Defense lawyer calls Kilpatrick sentence "excessive" - DC News FOX 5 DC WTTG

Defense lawyer calls Kilpatrick sentence "excessive"

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A federal judge sentenced former Detroit Mayor Kwame Kilpatrick Thursday to 28 years in prison for his role in a public corruption scandal that cost the city millions. The sentence was a victory for prosecutors, who had recommended Kilpatrick serve at least that amount of time in prison, while defense attorneys argued for no more than 15 years.

U.S. Attorney Barbara McQuade says the sentence sends a "powerful message" that corruption won't be tolerated. The investigation took years, but McQuade says it was "money well spent."

Former Special Agent Andy Arena says he sent a message to Kilpatrick long ago: "I made some public statements early on about how it's not going to be business as usual, to send a message out to these guys: 'Look, if you do this you're going to get caught.' I made some statements saying 'Look under your bed, look over your shoulder, we're coming for you.' And you know, some people chuckled and thought it was funny. I didn't mean it to be funny and I don't think anybody's laughing now."

Yet others are less than pleased with the sentence.

"I think that what they're asking for is excessive, and that's about all I can say about it," Mike Rataj, Bobby Ferguson's attorney tells Fox 2's Charlie LeDuff.

Adolph Mongo, a former advisor to Kilpatrick, calls the sentence "ridiculous." Mongo explains: "[Kilpatrick] could kill 17 people here in the city and got ten years. He'd have been out walking the streets. But having said that, he needed to go to jail. But what about the folks that enabled him to do all this stuff that's walking free? It seems like justice is blind, but they have a problem when it comes to black & white justice - so this is black justice."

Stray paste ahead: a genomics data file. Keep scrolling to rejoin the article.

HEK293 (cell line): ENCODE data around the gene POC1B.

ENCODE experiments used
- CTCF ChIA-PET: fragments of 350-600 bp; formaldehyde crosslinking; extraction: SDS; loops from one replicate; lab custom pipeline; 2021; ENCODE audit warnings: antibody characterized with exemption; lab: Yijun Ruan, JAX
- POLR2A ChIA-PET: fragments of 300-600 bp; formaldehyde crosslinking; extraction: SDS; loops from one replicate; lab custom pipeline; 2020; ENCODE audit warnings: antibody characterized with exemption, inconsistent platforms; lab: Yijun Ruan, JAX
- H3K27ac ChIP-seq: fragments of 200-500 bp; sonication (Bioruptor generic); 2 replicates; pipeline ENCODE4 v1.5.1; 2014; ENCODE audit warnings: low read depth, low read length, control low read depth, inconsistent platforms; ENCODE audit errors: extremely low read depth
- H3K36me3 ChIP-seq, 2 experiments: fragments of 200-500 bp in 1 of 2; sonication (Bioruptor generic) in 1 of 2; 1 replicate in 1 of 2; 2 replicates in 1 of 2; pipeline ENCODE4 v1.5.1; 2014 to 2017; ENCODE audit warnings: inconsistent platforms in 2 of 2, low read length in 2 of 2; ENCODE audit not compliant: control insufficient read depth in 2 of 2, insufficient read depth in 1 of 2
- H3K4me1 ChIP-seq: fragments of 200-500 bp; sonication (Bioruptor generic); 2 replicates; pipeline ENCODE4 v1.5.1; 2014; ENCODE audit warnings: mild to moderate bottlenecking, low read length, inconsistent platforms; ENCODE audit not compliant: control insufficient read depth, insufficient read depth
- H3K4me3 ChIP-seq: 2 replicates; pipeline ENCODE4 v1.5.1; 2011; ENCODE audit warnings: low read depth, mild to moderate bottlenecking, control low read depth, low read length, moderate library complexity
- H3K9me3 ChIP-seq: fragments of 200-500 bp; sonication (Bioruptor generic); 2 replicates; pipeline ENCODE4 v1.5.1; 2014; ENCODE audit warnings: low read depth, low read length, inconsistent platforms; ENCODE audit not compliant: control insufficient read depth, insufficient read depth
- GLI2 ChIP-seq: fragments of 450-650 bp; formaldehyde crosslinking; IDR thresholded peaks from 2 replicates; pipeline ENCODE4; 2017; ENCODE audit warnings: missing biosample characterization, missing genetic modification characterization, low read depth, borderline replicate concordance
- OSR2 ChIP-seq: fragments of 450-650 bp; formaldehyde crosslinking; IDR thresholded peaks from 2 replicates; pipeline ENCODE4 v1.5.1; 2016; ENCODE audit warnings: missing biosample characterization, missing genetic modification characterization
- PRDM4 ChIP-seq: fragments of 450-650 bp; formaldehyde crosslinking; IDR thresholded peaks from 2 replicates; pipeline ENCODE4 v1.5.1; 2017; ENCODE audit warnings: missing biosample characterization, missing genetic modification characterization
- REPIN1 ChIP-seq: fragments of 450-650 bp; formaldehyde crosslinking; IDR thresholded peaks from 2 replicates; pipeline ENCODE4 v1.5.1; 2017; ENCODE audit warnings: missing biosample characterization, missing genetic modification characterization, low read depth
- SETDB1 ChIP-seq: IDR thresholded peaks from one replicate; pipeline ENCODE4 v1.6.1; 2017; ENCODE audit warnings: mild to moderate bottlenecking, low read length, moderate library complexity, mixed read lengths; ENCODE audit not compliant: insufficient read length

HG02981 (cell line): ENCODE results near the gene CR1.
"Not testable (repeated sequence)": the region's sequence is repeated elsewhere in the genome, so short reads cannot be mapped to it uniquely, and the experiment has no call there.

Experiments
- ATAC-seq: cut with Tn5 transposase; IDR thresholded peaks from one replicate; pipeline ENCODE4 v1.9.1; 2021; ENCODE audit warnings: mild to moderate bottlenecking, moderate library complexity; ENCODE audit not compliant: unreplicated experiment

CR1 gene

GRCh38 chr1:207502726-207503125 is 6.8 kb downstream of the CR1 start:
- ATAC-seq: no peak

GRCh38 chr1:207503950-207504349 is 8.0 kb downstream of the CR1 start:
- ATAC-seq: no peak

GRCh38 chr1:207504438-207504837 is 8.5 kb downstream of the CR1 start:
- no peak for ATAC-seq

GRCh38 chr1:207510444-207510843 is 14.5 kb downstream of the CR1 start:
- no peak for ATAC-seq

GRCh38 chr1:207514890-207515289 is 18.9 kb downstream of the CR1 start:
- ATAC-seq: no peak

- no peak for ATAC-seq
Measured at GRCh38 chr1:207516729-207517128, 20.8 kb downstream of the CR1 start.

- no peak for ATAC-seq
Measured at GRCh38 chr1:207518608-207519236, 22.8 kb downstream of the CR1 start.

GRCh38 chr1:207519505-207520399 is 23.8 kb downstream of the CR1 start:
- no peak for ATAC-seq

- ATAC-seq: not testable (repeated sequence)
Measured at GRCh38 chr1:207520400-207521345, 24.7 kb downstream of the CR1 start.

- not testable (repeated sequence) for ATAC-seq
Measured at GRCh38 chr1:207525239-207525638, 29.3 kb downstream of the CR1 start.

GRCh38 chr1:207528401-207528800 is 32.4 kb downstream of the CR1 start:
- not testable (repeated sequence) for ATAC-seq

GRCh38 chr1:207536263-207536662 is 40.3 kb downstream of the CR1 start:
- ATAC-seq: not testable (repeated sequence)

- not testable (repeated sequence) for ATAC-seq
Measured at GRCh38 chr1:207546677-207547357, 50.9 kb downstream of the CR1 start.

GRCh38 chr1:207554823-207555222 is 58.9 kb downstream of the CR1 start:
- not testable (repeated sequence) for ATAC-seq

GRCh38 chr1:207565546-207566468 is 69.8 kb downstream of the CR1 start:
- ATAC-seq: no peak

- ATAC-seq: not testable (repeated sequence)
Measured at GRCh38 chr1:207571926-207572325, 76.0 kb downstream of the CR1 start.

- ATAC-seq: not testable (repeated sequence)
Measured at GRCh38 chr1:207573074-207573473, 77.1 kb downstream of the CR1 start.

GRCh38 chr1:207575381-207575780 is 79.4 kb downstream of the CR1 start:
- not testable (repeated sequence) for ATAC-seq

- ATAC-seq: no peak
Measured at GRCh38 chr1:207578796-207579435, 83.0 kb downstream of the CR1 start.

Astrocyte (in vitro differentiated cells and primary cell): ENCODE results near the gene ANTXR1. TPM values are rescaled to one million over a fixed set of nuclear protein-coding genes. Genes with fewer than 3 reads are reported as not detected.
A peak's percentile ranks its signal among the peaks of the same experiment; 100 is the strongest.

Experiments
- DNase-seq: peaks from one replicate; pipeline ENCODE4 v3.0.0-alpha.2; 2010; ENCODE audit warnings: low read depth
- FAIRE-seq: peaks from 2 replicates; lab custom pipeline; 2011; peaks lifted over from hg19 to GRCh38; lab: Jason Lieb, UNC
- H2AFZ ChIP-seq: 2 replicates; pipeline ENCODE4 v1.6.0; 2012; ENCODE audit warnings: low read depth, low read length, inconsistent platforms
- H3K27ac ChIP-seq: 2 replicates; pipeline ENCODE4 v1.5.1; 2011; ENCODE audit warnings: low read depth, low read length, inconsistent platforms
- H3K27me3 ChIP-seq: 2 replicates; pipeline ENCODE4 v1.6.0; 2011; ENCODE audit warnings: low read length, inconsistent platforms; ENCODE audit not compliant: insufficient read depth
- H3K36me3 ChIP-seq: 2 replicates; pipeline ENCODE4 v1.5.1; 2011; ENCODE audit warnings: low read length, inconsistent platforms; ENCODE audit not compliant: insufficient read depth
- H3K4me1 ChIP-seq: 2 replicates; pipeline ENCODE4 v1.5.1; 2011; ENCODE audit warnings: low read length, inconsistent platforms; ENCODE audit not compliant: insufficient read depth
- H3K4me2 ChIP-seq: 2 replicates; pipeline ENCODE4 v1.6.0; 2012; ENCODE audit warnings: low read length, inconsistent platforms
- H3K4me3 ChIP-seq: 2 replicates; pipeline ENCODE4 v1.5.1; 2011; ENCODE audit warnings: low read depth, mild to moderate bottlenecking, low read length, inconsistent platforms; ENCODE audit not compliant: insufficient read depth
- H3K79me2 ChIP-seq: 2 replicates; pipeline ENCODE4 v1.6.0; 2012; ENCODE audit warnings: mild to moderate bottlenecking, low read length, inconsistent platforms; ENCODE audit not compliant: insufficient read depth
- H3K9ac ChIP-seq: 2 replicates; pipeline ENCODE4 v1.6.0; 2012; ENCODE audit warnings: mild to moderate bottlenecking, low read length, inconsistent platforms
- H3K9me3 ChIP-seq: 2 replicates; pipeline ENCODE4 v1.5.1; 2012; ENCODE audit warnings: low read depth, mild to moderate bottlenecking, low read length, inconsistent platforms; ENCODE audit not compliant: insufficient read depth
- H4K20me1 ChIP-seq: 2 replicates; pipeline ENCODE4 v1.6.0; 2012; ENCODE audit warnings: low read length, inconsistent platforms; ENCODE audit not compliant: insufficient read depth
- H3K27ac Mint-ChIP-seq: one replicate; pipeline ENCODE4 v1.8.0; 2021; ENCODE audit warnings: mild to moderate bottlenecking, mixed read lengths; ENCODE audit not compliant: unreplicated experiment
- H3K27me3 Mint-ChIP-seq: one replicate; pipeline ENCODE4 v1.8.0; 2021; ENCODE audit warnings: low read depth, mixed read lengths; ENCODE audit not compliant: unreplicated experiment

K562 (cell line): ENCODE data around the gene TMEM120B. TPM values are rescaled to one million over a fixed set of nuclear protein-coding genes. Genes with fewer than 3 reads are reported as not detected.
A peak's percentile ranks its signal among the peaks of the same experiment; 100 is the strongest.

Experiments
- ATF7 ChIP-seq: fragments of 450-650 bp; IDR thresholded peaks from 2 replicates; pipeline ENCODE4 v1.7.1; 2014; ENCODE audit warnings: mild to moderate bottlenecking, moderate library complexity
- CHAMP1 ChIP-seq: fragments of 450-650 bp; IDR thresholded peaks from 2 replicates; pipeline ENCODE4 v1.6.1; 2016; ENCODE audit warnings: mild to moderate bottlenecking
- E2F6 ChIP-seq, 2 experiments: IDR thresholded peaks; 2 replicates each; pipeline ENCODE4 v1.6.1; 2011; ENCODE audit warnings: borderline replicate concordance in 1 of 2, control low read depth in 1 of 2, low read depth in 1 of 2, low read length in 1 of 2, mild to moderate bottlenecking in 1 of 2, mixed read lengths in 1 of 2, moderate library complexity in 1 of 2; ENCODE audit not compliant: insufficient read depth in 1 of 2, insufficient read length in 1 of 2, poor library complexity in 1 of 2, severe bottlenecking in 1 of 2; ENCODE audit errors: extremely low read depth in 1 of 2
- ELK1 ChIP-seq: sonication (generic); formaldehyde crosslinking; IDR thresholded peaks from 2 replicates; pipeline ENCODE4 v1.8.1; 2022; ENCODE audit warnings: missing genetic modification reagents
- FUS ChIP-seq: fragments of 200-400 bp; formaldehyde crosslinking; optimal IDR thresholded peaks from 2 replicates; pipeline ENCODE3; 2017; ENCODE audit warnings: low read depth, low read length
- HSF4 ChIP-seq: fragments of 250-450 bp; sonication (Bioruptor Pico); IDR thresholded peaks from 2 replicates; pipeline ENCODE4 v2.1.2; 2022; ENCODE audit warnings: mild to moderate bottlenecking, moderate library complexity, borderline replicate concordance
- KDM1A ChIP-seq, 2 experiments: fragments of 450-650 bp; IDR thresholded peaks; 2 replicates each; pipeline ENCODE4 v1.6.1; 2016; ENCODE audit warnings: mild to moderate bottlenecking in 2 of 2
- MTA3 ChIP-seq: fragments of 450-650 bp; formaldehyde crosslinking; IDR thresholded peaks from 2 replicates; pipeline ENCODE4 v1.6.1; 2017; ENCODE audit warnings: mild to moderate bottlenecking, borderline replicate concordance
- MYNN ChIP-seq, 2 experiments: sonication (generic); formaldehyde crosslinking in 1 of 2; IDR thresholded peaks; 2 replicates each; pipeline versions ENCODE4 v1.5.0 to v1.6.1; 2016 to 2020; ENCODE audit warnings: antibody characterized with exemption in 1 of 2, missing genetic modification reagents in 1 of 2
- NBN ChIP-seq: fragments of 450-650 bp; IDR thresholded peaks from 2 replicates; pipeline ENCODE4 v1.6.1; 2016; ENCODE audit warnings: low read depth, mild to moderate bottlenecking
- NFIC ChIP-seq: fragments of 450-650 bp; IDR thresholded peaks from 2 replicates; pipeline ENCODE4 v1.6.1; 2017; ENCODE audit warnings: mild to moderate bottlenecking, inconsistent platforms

LeDuff also caught up with "Tony," a man who previously served time with Kilpatrick behind bars. Tony says the pair worked out together and ate together often, and even shared a bunk for a short time. Tony had this to say about Kilpatrick's sentence: "Three decades is a lot of time. It's a lot of time alone to think, and worry about the things that's going on out here that you can't touch no more. But then, being away from your family like that for so long, and not being able to have that bond with your family, it's so much. Because I know I went through so much when I was there." Tony recommended Kilpatrick continue to have faith and to read and study.

Demonstrators also protested the sentencing, in support of Kilpatrick, outside the courtroom Thursday.

In March, Kilpatrick, 43, was convicted of racketeering conspiracy, fraud, extortion and tax crimes. The government called it the "Kilpatrick enterprise," a years-long scheme to shake down contractors and reward allies. He was doomed by his own text messages, which revealed efforts to fix deals for a pal, Bobby Ferguson, an excavator who got millions of dollars in city work through the water department.

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